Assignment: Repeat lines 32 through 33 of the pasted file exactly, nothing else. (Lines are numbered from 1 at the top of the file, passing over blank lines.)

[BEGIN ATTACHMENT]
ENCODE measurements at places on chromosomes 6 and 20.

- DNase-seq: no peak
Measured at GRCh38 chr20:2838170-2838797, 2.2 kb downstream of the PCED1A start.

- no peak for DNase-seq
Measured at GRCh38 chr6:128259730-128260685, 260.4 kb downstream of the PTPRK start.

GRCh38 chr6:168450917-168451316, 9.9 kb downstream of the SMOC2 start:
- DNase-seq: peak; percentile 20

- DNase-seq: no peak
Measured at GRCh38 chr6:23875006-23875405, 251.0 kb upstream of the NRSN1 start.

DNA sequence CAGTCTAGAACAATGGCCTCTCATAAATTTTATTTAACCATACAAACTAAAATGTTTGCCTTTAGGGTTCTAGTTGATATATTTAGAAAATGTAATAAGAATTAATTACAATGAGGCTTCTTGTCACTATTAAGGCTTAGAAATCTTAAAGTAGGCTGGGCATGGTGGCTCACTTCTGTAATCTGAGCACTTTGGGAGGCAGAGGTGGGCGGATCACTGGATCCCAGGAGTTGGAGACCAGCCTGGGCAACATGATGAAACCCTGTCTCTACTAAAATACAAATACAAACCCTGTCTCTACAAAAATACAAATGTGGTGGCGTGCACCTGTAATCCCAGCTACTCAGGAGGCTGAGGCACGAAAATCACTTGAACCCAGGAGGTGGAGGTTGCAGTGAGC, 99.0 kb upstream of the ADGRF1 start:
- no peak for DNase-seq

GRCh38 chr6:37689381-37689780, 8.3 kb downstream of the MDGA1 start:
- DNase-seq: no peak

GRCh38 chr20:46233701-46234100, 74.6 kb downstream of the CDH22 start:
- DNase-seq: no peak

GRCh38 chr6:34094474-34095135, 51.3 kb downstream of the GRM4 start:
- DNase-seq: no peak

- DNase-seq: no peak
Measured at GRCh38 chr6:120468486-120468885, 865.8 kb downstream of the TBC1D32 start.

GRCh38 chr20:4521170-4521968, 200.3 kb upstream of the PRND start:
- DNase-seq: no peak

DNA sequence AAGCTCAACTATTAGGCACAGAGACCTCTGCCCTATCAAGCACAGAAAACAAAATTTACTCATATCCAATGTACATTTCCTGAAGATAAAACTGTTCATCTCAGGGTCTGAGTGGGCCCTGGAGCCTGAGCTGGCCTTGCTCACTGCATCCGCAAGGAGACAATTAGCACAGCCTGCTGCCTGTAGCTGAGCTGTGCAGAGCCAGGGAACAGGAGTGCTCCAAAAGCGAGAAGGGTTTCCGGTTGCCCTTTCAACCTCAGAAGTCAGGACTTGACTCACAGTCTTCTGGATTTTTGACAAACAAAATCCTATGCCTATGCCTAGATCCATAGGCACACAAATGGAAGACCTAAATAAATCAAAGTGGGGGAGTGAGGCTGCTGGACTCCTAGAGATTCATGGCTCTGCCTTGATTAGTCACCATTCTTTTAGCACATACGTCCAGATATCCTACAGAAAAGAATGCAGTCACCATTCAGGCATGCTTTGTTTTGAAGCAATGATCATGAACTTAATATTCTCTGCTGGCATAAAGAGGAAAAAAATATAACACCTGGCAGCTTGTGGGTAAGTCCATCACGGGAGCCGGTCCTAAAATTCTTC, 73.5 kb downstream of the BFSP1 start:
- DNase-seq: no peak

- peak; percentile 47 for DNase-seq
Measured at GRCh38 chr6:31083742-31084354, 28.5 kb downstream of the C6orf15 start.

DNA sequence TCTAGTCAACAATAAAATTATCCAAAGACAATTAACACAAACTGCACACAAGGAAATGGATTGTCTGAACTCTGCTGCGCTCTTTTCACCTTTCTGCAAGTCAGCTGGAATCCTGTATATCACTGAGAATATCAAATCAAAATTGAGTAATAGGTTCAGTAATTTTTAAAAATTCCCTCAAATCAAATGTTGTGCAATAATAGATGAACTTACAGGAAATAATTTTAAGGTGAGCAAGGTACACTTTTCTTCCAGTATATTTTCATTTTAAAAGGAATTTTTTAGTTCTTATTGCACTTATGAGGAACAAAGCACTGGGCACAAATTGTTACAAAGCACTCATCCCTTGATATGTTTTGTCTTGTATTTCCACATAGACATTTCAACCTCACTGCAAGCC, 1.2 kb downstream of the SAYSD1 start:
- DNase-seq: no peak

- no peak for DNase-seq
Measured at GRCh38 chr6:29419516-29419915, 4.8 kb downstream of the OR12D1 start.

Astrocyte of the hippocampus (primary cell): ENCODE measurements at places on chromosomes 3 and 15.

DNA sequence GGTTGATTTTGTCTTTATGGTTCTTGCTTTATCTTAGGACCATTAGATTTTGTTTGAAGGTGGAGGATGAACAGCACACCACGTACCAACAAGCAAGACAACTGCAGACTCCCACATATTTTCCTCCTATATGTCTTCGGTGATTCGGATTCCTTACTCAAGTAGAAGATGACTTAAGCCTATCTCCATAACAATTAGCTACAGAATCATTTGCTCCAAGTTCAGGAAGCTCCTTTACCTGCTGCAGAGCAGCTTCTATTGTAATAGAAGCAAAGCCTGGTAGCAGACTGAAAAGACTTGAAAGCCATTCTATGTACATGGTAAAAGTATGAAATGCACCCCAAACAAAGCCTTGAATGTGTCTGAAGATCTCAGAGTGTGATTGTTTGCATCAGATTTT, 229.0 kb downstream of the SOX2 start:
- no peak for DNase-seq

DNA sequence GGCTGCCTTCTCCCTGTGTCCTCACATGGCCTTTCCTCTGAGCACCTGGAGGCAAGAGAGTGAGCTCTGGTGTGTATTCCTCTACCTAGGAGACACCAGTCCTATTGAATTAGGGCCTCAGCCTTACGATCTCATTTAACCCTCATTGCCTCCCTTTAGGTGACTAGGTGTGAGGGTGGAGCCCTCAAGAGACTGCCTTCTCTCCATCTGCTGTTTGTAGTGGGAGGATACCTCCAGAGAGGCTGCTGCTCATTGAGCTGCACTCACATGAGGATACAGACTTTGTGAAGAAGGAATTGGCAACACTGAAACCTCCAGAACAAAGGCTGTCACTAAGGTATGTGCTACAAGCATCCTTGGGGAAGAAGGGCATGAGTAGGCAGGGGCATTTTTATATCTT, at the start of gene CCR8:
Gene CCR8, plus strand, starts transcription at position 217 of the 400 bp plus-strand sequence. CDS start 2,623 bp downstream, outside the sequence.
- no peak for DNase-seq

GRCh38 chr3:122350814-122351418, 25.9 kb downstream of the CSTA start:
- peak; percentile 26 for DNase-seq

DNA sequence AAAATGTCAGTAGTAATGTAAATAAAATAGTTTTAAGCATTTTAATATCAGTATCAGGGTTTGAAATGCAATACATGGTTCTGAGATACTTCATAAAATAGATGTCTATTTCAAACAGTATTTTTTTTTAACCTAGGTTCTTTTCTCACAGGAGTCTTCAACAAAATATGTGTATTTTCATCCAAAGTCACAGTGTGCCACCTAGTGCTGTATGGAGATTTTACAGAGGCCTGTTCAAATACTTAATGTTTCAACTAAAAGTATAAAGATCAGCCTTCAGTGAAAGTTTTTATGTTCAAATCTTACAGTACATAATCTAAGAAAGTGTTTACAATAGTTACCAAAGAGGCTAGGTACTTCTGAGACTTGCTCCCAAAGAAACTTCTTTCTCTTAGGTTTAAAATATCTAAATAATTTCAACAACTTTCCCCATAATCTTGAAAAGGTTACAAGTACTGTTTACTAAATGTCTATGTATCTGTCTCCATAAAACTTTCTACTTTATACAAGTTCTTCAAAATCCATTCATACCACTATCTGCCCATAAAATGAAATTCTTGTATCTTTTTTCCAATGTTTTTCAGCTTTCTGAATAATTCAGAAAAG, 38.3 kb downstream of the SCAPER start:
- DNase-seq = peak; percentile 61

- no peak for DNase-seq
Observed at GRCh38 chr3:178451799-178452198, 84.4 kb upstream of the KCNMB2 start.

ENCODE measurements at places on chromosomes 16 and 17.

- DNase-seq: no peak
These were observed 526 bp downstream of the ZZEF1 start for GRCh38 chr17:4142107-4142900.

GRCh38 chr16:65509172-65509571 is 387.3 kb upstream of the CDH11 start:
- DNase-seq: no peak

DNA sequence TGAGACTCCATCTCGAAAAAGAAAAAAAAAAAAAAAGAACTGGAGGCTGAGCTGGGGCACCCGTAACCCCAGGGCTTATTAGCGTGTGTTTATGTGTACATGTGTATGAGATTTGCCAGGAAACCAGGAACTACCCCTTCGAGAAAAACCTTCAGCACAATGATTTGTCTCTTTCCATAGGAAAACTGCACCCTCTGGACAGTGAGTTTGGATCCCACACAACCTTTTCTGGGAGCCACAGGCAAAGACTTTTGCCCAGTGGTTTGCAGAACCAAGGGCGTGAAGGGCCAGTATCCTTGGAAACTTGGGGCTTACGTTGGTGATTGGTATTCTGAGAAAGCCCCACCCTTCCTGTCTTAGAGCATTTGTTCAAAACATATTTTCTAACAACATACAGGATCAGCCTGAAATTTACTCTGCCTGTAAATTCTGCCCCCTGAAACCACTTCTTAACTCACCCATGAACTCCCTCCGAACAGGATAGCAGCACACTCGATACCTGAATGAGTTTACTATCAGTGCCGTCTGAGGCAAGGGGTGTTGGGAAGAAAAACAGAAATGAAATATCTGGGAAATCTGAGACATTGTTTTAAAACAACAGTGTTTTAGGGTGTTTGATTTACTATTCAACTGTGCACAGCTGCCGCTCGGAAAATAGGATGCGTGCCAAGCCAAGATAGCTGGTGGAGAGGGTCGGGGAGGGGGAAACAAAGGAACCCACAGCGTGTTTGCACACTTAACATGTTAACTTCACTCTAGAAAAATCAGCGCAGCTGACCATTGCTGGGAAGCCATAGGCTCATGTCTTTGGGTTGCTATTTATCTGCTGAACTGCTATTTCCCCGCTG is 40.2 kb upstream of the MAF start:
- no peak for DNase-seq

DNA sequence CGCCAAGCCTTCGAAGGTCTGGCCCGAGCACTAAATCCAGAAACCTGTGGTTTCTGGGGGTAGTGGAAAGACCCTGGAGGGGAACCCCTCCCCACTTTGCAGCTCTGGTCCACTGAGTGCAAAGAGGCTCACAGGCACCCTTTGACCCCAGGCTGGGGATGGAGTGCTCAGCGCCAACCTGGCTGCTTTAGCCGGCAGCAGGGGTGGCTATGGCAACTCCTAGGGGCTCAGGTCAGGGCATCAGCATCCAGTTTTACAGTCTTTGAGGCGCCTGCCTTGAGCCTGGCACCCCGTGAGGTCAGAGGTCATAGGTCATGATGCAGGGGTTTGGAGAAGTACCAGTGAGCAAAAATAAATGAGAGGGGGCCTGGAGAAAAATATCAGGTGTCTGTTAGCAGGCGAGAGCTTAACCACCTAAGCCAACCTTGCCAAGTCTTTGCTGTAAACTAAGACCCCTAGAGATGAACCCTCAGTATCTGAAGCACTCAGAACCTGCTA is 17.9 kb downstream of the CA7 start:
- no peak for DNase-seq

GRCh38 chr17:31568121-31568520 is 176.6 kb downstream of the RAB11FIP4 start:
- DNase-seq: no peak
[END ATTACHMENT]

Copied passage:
- no peak for DNase-seq

DNA sequence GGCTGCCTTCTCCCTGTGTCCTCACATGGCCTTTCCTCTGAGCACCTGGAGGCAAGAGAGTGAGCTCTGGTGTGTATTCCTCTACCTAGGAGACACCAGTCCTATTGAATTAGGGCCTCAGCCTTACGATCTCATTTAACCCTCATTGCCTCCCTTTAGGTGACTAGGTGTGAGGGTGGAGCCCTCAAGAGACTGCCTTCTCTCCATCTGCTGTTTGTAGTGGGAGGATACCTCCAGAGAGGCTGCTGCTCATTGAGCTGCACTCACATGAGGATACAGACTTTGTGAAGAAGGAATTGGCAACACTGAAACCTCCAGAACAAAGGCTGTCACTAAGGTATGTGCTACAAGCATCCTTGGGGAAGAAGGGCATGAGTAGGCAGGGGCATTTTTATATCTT, at the start of gene CCR8: